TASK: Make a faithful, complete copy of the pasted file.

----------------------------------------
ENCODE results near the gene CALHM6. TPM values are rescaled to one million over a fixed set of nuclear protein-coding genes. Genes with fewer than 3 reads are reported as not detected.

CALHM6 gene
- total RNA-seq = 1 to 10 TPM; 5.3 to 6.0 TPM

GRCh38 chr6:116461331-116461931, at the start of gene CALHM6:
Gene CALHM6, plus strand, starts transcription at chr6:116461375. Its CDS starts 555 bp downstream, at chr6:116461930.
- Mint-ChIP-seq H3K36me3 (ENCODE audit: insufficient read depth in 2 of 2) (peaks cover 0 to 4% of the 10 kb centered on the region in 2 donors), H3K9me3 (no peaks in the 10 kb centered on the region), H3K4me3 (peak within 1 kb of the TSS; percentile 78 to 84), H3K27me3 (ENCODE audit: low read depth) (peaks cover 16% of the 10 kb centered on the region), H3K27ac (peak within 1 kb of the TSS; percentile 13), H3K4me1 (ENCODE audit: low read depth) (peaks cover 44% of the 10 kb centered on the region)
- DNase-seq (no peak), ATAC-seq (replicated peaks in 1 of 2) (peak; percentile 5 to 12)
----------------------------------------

ENCODE results near the gene CALHM6. TPM values are rescaled to one million over a fixed set of nuclear protein-coding genes. Genes with fewer than 3 reads are reported as not detected.

CALHM6 gene
- total RNA-seq = 1 to 10 TPM; 5.3 to 6.0 TPM

GRCh38 chr6:116461331-116461931, at the start of gene CALHM6:
Gene CALHM6, plus strand, starts transcription at chr6:116461375. Its CDS starts 555 bp downstream, at chr6:116461930.
- Mint-ChIP-seq H3K36me3 (ENCODE audit: insufficient read depth in 2 of 2) (peaks cover 0 to 4% of the 10 kb centered on the region in 2 donors), H3K9me3 (no peaks in the 10 kb centered on the region), H3K4me3 (peak within 1 kb of the TSS; percentile 78 to 84), H3K27me3 (ENCODE audit: low read depth) (peaks cover 16% of the 10 kb centered on the region), H3K27ac (peak within 1 kb of the TSS; percentile 13), H3K4me1 (ENCODE audit: low read depth) (peaks cover 44% of the 10 kb centered on the region)
- DNase-seq (no peak), ATAC-seq (replicated peaks in 1 of 2) (peak; percentile 5 to 12)